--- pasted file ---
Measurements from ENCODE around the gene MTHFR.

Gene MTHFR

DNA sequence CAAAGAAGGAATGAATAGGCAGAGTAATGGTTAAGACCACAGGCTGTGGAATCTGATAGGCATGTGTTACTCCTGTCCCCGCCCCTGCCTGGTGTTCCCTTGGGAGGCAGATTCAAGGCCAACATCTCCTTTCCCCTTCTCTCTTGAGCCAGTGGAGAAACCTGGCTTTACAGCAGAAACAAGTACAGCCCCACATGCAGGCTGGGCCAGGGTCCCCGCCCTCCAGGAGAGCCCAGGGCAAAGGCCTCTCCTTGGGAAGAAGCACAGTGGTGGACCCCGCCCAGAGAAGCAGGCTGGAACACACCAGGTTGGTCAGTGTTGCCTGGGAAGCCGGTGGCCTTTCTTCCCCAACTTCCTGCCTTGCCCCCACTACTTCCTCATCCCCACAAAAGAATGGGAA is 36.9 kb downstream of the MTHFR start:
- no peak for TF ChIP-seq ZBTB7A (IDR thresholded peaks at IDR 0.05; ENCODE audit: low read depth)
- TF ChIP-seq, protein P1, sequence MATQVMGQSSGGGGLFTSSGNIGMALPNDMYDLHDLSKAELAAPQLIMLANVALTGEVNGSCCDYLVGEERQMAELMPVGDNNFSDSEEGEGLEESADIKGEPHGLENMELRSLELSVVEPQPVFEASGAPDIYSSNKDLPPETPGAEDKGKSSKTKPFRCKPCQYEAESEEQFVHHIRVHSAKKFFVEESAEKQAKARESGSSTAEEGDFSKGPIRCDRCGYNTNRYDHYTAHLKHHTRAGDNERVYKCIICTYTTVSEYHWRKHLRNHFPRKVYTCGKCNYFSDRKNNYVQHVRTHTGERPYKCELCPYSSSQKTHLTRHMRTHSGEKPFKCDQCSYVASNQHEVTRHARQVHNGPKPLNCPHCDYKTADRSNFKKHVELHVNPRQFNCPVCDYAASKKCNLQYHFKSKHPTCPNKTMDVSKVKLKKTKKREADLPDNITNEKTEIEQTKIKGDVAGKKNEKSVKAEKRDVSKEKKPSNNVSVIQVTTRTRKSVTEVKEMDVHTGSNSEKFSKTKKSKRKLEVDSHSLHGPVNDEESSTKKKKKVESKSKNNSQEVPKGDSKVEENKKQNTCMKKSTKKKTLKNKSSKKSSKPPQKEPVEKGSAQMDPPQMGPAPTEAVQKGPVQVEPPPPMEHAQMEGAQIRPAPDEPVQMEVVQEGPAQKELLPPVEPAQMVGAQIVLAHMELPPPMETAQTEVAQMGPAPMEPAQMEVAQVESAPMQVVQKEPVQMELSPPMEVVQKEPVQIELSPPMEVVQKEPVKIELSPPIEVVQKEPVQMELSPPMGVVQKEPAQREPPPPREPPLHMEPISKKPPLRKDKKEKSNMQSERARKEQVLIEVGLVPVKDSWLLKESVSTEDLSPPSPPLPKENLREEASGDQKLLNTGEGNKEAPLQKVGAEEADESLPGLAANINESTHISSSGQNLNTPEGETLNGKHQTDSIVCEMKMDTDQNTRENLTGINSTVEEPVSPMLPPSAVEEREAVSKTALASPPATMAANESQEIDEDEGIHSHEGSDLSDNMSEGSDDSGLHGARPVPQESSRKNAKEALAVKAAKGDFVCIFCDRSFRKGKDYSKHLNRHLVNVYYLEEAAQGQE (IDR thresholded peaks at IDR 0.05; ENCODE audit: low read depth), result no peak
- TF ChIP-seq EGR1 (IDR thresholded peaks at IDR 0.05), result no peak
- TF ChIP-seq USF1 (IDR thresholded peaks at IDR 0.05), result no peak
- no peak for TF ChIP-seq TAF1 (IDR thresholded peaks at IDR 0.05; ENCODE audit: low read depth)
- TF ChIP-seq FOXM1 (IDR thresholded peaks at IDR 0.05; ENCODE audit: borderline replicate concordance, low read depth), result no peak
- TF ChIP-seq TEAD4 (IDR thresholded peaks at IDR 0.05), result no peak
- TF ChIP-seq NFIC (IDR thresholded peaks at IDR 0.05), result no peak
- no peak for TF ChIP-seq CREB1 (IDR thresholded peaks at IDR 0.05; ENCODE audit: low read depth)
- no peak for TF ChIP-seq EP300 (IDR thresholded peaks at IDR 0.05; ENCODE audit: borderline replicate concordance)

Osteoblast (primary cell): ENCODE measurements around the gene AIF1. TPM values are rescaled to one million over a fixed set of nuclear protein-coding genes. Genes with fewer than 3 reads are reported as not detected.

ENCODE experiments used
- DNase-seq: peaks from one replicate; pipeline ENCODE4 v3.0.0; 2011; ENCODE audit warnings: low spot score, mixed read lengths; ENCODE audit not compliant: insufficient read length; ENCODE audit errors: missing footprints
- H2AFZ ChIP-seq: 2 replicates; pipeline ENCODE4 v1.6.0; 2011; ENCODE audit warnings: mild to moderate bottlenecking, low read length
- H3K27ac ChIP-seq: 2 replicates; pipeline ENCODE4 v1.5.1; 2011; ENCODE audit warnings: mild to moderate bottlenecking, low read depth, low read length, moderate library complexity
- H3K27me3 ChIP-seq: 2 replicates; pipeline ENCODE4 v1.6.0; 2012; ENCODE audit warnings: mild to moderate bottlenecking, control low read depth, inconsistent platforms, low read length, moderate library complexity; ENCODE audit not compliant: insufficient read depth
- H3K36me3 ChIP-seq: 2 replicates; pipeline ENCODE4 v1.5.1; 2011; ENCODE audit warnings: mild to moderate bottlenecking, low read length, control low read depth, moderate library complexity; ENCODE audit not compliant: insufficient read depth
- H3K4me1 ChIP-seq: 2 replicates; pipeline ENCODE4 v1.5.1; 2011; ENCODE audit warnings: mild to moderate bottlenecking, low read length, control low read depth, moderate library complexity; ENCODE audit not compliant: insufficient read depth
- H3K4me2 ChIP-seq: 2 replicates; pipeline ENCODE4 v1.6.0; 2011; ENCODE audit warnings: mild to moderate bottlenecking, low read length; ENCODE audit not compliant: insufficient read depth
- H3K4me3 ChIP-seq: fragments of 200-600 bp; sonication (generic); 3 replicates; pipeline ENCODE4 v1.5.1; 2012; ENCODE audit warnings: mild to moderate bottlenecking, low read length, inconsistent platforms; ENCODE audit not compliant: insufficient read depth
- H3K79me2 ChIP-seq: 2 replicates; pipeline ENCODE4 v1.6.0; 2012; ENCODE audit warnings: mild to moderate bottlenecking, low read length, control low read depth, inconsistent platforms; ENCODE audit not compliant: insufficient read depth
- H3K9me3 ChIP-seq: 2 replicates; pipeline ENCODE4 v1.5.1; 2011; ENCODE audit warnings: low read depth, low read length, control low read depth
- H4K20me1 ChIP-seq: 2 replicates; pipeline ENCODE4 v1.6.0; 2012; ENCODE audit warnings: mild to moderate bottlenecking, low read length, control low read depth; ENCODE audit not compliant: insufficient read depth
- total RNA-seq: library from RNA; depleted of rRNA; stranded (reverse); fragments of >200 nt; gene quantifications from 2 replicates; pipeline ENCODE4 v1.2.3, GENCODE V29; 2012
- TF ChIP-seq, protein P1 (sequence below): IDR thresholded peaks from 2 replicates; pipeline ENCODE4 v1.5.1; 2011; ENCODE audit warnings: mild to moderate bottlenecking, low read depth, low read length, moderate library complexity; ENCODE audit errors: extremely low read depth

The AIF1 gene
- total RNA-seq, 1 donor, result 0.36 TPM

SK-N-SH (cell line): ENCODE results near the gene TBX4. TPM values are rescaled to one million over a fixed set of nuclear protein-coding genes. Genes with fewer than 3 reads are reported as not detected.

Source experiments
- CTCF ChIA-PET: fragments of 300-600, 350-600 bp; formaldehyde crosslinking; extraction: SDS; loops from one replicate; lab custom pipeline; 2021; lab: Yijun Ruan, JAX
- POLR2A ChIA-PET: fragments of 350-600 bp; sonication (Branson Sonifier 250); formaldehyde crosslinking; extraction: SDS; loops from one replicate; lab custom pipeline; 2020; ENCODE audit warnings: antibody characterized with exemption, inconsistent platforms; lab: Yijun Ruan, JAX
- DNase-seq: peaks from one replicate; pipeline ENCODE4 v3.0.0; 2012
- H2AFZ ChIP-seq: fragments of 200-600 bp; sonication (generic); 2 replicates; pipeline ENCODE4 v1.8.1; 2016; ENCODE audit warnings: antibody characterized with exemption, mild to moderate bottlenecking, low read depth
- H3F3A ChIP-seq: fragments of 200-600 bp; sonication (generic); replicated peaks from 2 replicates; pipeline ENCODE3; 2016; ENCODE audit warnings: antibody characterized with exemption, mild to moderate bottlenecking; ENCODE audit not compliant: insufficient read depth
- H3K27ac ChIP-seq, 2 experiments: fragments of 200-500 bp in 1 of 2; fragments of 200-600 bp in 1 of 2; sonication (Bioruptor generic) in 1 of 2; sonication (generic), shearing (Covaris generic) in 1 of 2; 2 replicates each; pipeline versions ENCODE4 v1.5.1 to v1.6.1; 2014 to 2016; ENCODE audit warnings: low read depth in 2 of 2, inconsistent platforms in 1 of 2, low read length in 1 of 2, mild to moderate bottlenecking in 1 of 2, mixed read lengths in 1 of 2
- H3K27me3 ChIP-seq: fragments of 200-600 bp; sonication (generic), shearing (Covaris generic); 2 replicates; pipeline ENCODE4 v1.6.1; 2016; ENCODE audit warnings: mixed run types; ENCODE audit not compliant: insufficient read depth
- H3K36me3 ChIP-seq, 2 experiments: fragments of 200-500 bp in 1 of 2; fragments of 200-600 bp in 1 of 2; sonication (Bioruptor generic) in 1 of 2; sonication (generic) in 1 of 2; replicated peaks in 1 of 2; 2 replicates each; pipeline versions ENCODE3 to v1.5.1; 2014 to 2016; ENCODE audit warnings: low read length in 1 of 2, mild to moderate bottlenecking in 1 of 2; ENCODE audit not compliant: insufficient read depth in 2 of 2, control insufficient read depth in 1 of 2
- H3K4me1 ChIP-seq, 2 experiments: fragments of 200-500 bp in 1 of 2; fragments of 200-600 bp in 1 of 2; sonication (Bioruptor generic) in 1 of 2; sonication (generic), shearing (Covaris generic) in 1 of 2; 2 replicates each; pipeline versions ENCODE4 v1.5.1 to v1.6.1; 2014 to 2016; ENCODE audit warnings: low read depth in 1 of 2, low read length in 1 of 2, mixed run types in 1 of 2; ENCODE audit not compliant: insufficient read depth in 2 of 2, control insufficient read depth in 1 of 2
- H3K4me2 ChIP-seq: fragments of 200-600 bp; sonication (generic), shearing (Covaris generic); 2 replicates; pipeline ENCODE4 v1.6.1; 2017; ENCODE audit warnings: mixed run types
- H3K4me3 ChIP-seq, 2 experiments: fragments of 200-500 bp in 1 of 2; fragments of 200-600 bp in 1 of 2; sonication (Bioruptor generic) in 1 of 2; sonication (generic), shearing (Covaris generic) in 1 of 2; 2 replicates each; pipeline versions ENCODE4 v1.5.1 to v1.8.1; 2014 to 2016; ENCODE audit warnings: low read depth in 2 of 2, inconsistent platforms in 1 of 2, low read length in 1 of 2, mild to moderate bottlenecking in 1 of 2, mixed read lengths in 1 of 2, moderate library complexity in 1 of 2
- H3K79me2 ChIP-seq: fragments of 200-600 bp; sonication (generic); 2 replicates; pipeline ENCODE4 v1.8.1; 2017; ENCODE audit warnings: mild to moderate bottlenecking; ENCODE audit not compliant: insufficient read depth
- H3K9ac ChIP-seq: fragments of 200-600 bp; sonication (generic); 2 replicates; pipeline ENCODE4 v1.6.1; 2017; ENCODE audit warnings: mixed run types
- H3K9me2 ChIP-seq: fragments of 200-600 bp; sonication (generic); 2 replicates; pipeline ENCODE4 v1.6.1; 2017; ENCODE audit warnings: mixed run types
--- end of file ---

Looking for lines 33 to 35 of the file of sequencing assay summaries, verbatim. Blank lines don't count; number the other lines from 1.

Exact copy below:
- CTCF ChIA-PET: fragments of 300-600, 350-600 bp; formaldehyde crosslinking; extraction: SDS; loops from one replicate; lab custom pipeline; 2021; lab: Yijun Ruan, JAX
- POLR2A ChIA-PET: fragments of 350-600 bp; sonication (Branson Sonifier 250); formaldehyde crosslinking; extraction: SDS; loops from one replicate; lab custom pipeline; 2020; ENCODE audit warnings: antibody characterized with exemption, inconsistent platforms; lab: Yijun Ruan, JAX
- DNase-seq: peaks from one replicate; pipeline ENCODE4 v3.0.0; 2012